The history of science is filled with ideas that went completely against the conventional grain but were eventually proven true. DENIAL is about the critical transition in the emergence of the human mind that led to our becoming the dominant species on the planet. Going beyond traditional theories of evolution, Ajit Varki and the late Danny Brower suggest that it is not in fact a physiological leap that set us apart from the other intelligent species, but a psychological one: namely, the uniquely human capacity for denying realities in the face of inarguable facts--including the willful ignorance of even our own deaths.
DENIAL elegantly makes the case that, as a species, we breached this long-standing psychological barrier by simultaneously developing the ability to attribute mental states to others and to deny crucial aspects of reality--especially when reality is not to our liking (take smoking, for instance; we know it's harmful, but we do it anyway). The terror of acknowledging our own mortality would cause us to favor personal survival over passing on our genes--an evolutionary dead end, to be sure.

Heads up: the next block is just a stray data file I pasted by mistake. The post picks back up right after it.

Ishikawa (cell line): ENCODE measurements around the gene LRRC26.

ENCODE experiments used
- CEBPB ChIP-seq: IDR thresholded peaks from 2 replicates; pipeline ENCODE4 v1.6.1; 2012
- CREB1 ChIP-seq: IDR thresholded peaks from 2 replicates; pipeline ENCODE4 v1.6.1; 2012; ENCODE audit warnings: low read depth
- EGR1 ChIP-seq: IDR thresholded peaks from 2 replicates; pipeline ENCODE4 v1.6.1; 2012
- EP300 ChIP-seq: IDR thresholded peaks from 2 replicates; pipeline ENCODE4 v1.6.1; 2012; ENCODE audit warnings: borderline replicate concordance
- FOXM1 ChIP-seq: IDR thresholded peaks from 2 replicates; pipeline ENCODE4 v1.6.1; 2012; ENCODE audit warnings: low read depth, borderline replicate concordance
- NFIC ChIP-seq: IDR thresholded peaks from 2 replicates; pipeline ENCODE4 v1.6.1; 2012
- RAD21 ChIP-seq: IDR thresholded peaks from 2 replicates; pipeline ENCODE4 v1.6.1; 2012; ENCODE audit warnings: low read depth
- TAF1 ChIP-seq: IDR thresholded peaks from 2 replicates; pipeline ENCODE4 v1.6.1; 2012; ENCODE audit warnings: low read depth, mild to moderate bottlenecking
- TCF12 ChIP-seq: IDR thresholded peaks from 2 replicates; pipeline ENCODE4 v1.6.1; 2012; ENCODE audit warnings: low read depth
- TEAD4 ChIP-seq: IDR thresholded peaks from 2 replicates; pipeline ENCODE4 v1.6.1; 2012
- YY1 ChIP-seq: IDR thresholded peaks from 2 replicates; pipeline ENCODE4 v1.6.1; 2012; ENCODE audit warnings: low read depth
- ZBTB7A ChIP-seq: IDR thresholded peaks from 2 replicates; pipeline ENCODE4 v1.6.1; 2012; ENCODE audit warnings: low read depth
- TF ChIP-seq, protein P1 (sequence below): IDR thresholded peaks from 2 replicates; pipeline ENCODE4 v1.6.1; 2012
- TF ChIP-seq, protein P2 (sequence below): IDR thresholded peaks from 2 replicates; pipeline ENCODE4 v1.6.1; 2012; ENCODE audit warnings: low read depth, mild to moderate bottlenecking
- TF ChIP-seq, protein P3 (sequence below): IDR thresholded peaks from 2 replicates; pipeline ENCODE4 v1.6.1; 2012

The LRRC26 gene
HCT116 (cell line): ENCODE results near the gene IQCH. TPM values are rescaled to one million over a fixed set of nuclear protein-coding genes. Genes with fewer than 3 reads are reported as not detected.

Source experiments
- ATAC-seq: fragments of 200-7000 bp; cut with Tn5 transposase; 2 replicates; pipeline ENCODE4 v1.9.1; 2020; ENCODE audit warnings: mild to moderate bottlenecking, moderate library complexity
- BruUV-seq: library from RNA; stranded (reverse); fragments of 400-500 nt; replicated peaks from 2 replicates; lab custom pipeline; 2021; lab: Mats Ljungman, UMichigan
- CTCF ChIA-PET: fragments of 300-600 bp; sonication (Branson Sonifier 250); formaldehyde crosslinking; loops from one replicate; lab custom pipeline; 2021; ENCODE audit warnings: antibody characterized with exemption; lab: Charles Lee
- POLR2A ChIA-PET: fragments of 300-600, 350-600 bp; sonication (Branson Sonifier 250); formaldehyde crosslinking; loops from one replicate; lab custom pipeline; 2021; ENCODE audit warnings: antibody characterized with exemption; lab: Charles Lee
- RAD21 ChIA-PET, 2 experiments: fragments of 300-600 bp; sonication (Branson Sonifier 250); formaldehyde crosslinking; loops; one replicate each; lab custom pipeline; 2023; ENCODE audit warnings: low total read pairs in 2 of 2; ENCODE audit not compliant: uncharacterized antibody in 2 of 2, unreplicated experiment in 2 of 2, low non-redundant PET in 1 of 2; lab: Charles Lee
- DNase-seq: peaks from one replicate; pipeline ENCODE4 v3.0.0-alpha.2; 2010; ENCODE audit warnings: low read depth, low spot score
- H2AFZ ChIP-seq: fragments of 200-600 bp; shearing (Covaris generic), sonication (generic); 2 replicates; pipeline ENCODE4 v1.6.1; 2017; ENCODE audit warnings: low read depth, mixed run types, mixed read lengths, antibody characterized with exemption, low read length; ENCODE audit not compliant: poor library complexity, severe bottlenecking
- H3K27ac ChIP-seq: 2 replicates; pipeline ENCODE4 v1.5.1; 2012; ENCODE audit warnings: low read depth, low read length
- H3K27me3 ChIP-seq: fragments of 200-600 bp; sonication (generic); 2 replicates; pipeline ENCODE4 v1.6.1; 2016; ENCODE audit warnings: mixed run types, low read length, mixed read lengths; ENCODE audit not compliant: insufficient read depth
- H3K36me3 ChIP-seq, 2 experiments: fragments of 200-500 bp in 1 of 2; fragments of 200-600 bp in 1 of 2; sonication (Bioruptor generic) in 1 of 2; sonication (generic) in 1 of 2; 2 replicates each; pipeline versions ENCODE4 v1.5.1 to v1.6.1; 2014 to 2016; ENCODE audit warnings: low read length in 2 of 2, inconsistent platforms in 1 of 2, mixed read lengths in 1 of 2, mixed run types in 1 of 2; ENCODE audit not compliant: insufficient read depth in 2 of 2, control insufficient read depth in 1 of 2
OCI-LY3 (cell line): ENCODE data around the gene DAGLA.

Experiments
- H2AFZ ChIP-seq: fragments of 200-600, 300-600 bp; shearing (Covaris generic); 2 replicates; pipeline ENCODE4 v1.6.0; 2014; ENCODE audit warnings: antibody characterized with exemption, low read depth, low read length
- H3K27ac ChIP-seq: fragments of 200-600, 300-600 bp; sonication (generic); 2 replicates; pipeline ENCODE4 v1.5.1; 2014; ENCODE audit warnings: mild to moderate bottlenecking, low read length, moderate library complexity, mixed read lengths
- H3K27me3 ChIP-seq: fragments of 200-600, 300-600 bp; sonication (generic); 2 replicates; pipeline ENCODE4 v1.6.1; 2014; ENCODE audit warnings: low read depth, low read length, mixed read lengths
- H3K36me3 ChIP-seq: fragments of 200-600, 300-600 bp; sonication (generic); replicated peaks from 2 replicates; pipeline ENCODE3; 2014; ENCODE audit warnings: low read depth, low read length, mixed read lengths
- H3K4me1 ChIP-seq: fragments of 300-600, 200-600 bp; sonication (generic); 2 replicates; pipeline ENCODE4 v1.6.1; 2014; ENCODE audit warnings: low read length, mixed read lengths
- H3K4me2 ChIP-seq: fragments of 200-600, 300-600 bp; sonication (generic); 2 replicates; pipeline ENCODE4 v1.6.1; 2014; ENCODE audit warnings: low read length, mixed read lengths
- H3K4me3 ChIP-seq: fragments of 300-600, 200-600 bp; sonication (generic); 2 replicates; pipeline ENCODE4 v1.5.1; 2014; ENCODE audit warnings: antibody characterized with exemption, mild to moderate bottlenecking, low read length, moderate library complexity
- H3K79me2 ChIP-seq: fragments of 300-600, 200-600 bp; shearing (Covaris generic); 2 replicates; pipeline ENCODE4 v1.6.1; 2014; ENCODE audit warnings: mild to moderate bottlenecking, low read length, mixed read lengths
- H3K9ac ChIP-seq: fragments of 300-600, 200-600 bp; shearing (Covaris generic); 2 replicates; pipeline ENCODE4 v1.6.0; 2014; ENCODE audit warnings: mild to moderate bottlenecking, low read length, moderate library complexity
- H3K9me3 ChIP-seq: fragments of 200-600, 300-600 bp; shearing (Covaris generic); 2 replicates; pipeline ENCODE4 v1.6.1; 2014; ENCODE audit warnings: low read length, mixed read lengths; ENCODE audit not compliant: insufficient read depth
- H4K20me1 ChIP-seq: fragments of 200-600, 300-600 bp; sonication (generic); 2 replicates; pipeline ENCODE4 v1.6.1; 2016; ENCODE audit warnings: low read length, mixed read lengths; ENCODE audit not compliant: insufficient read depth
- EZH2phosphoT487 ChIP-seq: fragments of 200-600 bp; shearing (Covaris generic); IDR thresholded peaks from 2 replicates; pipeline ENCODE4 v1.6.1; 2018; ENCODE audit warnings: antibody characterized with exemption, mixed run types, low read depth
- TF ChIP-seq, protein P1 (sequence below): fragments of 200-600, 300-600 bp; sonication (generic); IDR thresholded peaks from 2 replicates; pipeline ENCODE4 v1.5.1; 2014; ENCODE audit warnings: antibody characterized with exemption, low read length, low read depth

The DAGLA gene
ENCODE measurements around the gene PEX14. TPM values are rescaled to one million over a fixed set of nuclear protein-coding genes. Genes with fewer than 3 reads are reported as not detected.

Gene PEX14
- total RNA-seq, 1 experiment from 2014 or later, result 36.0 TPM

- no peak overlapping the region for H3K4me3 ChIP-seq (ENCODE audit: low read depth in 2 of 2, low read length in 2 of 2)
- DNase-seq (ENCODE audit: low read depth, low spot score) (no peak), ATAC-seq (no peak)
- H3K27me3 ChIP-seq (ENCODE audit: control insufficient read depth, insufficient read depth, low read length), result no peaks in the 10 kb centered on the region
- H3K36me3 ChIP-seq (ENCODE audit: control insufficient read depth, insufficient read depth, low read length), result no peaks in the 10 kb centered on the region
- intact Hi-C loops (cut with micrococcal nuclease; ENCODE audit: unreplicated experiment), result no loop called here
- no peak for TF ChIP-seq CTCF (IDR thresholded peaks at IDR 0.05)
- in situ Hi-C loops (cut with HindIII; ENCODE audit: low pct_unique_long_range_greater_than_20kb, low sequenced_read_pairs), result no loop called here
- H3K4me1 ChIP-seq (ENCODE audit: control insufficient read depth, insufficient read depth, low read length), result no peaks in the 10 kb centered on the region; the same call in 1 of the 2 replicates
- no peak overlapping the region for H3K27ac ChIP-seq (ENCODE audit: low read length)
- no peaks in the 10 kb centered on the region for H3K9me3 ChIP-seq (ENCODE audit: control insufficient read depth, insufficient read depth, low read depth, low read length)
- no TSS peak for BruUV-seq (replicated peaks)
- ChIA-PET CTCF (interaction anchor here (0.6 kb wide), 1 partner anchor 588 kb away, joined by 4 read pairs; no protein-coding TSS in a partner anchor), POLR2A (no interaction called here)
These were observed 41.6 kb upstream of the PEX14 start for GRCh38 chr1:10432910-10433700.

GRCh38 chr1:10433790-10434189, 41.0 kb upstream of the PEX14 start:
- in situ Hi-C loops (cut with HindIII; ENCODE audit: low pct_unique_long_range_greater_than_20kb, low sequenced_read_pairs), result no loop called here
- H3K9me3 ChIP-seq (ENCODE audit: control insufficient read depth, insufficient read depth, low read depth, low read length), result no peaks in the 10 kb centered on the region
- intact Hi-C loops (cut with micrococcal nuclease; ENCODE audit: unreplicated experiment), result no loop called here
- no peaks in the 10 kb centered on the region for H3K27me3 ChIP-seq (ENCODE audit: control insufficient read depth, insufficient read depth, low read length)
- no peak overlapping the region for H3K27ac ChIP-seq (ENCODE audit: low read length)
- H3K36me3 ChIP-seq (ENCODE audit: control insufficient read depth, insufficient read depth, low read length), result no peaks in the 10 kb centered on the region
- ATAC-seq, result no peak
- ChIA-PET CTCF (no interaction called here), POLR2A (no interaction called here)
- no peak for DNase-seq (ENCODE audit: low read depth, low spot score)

Varki and Brower's radical new theory demonstrates that only in understanding how we evolved can we ever hope to imagine where it is we go from here.